To further investigate the biological mechanisms underlying the inhibitory effects of indomethacin and ibuprofen on LPS-induced behavioural changes, we used a series of selective inhibitors, including inhibitors of thromboxane, COX-1, COX-2 and a PPAR-γ agonist. Brain and serum samples were collected 3 h after LPS injection, immediately after the burrowing task when expression of most inflammatory mediators is still increased. shows the results of pre-treatment with the thromboxane synthase inhibitors, ozagrel, picotamide, furegrelate, and the thromboxane receptor antagonist BM 567 on LPS-induced changes in burrowing. The selective inhibitors only modestly affected the LPS-induced changes in burrowing, and none of these changes were significantly different from mice treated with LPS alone (all p > 0.05). These data suggest that increased production of thromboxane cannot explain the effects of LPS on behavioural changes. Pre-treatment of mice with the potent and selective PPAR-γ ligand ciglitazone had no effect on LPS-induced behavioural changes (p > 0.05). These data suggest that direct activation of PPAR-γ does not play a role in the inhibitory effects of indomethacin on LPS-induced behavioural changes.
Fig. 4 Role of thromboxane and PPAR-γ in LPS-induced behavioural changes. Mice were pre-treatment with an intra-peritoneal injection of furegrelate, picotamide, BM 567, ozagrel, ciglitazone or saline as described in Section 2, followed by a intra-peritoneal (more ...)
3.4. Role of COX-1 and COX-2
Thus far, our data suggest a role for COX in LPS-induced changes in burrowing and open-field activity. To investigate the role of the different isoforms of COX we next compared the effect of selective COX-1 and COX-2 inhibitors on LPS-induced behaviour changes. shows the changes in burrowing tested 1–3 h after injection of LPS. Administration of LPS alone significantly decreased burrowing (, F(5,25) = 4.851, p = 0.0046) and mice pre-treated with the COX-1 selective inhibitors piroxicam and sulindac no longer differed from saline-treated mice. In contrast, pre-treatment with the selective COX-2 inhibitor nimesulide or niflumic acid had no effect and mice were still significantly impaired in the burrowing task.
Fig. 5 Role of COX-1 and COX-2 in LPS-induced behavioural changes. Effect of the selective COX-1 inhibitors piroxicam (10 mg/kg) and sulindac (10 mg/kg), or the selective COX-2 inhibitors nimesulide (10 mg/kg) and nuflimic acid (10 mg/kg) (more ...)
We next tested the effect of the inhibitors at various time points after injection of LPS to investigate the possibility that LPS-induced burrowing and open-field activity are differentially regulated over time as was previously reported for other behaviours (Swiergiel and Dunn, 2002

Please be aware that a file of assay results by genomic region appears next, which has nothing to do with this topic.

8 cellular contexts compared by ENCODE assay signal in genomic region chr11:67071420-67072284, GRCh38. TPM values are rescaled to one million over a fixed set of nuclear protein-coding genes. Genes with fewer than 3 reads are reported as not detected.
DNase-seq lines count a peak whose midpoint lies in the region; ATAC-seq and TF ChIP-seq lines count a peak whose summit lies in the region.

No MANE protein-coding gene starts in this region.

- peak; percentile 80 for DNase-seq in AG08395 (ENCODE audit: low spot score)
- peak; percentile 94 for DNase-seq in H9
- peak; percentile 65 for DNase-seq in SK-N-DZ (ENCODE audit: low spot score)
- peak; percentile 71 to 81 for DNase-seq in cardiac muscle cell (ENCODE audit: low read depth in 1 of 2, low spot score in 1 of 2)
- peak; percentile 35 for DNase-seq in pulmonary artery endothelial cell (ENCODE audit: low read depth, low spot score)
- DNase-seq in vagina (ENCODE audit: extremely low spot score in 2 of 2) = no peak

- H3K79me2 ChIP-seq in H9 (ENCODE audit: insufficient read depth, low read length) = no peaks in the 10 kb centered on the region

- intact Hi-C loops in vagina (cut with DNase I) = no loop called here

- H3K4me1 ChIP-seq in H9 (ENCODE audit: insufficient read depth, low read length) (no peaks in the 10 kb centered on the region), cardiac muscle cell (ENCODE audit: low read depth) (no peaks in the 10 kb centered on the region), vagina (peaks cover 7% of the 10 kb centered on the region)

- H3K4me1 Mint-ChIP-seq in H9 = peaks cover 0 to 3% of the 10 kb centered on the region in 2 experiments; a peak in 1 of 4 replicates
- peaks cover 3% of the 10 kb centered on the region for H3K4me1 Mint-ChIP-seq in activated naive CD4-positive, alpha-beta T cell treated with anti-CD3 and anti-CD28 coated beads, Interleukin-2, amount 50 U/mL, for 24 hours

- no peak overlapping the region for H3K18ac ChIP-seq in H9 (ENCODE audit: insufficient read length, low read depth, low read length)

). shows the effect of LPS on burrowing and open-field activity at 2–4, 5–7 and 24 h after injection of LPS in mice pre-treated with the COX-1 specific inhibitor piroxicam or the COX-2 specific inhibitor nimesulide. The anti-inflammatory drugs were suspended in the same vehicle and given 30 min prior to LPS. Administration of LPS significantly reduced burrowing at all time points tested. Piroxicam significantly reversed the effect of LPS on burrowing when tested between 2 and 4 h (, F(1,12)
= 36.91, p
< 0.0001). At later time points piroxicam was no longer protective, which may be explained by the short half life of drug in mice (T1/2
= 1.7 h) (Milne and Twomey, 1980
). Nimesulide (T1/2
= 2–3 h) (Hull et al., 2005
) did not significantly reverse the LPS-induced changes in burrowing at any time point tested (). Similar results were observed for open-field activity: a clear trend towards protection of piroxicam at 2–4 h which disappeared at later time points. Pre-treatment with the drugs alone did not have an effect on burrowing or open-field activity. Interestingly, mice pre-treated with the COX-2 inhibitor appeared to recover better 24 h after LPS injection, compared to LPS-treated only or piroxicam pre-treated mice. The changes did not, however, reach significance. These results suggest that LPS-induced changes in burrowing and open-field activity between 2 and 4 h are largely mediated by COX-1 activity and show a minimal role for COX-2.
Fig. 6 Kinetics of COX-1 and COX-2 in LPS-induced behavioural changes. Effect of the selective COX-1 inhibitor piroxicam (10 mg/kg), or the selective COX-2 inhibitor nimesulide (10 mg/kg) on burrowing and open-field activity measured 1–3, (more ...)
3.5. Cytokines and prostaglandin production
Having established a key role of COX-1 in LPS-induced changes in burrowing and open-field activity, we next investigated the effect of piroxicam and nimesulide on cytokine and PG production. LPS increased serum IL-6 levels measured 3 h post challenge (A, F(3,16) = 5.893, p = 0.0091). Pre-treatment with piroxicam or nimesulide did not affect the serum levels of IL-6. In contrast, circulating PGE2 levels, which were significantly increased 3 h after LPS (B, F(3,17) = 7.885, p = 0.0025), were completely inhibited by pre-treatment with piroxicam (p < 0.05). Selective COX-2 inhibition had no effect on circulating PGE2 levels. Next, we measured cytokine mRNA levels in the brain. TNF-α mRNA was significantly increased 3 h after LPS challenge (C, F(5,25) = 3.723, p = 0.0035). Pre-treatment with piroxicam did not change the mRNA levels of TNF-α in the brain, while, pre-treatment with nimesulide significantly inhibited TNF-α mRNA expression. IL-6 mRNA levels were also increased after LPS challenge (D, F(3,17) = 6.263, p = 0.0064), and like TNF-α, only inhibited by nimesulide pre-treatment. Finally, we measured COX-2 mRNA levels, which were significantly up-regulated 3 h post LPS challenge (E, F(3,18) = 4.674, p = 0.0017). Both piroxicam and nimesulide equally reduced COX-2 mRNA expression and were no longer different from saline-treated mice. The mechanism to explain these unexpected changes in COX-2 remain unknown, but it is possible that measurement at 3 h is too early to detect effects of the anti-inflammatory drugs tested. These data suggest that LPS-induced behavioural changes arise independent of cytokine production, and depend on COX-1 mediated peripheral and/or central PGE2 production. Furthermore, it suggests that cytokine synthesis in the brain, after intra-peritoneal challenge with LPS, largely depend on COX-2 signalling, and not on COX-1.
Fig. 7 Role of COX-1 and COX-2 in LPS-induced behavioural changes and inflammatory mediator production. Effect of the selective COX-1 inhibitor piroxicam (10 mg/kg), or the selective COX-2 inhibitor nimesulide (10 mg/kg) pre-treatment on expression (more ...)